Earhart Project Research Paper
May 2015

The Cross-Wright Paper

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This paper was published by the Journal of Archaeological Science: Reports in May 2015. It is ©Elsevier Ltd. The abstract and a link to the full article are provided as background to discussion of the 2017 rexamination of the bones analysis of 1998. The PDF is behind a paywall; in order to access the article you must register on the site and pay US$31.50 plus applicable taxes.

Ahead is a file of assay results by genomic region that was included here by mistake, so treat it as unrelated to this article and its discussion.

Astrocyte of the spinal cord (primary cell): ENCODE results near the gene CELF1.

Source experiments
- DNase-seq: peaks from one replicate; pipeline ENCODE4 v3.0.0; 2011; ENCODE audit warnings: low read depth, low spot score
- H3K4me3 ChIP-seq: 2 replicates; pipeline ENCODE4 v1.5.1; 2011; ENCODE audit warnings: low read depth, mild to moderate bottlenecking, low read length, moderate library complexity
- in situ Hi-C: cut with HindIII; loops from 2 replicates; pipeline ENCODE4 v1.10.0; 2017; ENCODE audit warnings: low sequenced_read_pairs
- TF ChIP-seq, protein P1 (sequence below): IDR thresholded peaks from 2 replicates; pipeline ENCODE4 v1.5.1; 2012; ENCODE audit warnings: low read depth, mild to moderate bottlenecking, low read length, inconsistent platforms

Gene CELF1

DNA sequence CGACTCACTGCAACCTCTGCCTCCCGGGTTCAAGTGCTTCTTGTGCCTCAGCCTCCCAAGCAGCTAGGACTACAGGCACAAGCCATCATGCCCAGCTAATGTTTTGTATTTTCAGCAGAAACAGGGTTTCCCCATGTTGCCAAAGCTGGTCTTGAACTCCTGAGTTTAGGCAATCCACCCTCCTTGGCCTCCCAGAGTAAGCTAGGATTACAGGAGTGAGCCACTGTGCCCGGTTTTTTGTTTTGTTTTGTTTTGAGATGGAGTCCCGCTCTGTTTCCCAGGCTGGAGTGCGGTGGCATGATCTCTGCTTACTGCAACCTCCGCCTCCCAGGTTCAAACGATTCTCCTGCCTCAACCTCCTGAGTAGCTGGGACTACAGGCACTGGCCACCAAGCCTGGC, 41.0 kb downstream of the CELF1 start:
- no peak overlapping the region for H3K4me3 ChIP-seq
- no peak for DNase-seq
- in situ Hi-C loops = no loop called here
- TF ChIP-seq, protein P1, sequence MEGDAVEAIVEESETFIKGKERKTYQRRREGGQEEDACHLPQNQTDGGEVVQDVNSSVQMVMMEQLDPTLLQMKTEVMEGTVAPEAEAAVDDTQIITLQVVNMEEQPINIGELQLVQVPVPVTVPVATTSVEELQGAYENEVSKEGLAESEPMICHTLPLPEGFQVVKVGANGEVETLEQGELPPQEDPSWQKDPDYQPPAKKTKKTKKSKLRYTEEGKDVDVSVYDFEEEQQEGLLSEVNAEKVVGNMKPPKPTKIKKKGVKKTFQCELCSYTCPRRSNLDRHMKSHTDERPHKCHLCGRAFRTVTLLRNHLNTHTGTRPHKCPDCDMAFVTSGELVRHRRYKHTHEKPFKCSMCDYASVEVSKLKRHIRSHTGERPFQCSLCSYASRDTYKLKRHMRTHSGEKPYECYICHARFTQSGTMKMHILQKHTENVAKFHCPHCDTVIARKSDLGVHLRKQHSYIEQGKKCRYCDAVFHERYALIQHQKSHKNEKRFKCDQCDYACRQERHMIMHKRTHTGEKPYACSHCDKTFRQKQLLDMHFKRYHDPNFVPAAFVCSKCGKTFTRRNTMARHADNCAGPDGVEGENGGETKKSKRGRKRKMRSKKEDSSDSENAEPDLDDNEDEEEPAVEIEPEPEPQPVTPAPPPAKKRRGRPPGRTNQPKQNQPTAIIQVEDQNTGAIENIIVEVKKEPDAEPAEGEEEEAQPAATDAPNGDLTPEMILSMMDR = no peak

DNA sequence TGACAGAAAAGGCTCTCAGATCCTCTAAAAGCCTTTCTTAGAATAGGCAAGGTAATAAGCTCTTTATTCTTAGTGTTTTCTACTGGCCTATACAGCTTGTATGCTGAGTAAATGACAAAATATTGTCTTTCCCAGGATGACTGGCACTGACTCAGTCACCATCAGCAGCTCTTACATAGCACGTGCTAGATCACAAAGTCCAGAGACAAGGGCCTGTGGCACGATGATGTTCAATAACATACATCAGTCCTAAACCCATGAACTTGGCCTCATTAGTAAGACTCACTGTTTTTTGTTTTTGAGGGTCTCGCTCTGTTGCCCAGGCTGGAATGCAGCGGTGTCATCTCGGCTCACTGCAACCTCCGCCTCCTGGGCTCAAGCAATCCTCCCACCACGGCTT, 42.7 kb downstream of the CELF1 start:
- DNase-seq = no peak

American celebrity aviator Amelia Earhart was lost over the Pacific Ocean during her press-making 1937 round-the-world flight. The iconic woman pilot remains a media interest nearly 80 years after her disappearance, with perennial claims of finds pinpointing her location. Though no sign of the celebrity pilot or her plane have been definitively identified, possible skeletal remains have been attributed to Earhart. The partial skeleton was recov-ered and investigated by British officials in 1940. Their investigation concluded that the remains were those of a stocky, middle-aged male. A private historic group re-evaluated the British analysis in 1998 as part of research to establish Gardner (Nikumaroro) Island as the crash site. The 1998 report discredited the British conclusions and used cranial analysis software (FORDISC) results to suggest that the skeleton was potentially a Northern European woman, and consistent with Amelia Earhart. A critical review of both investigations and contextual evidence shows that the original British osteological analyses were made by experienced, reliable professionals, while the cranial analysis is unreliable given the available data. Without access to the missing original bones, it is impossible to be definitive, but on balance, the most robust scientific analysis and conclusions are those of the original British finding indicating that the Nikumaroro bones belonged to a robust, middle-aged man, not Amelia Earhart.

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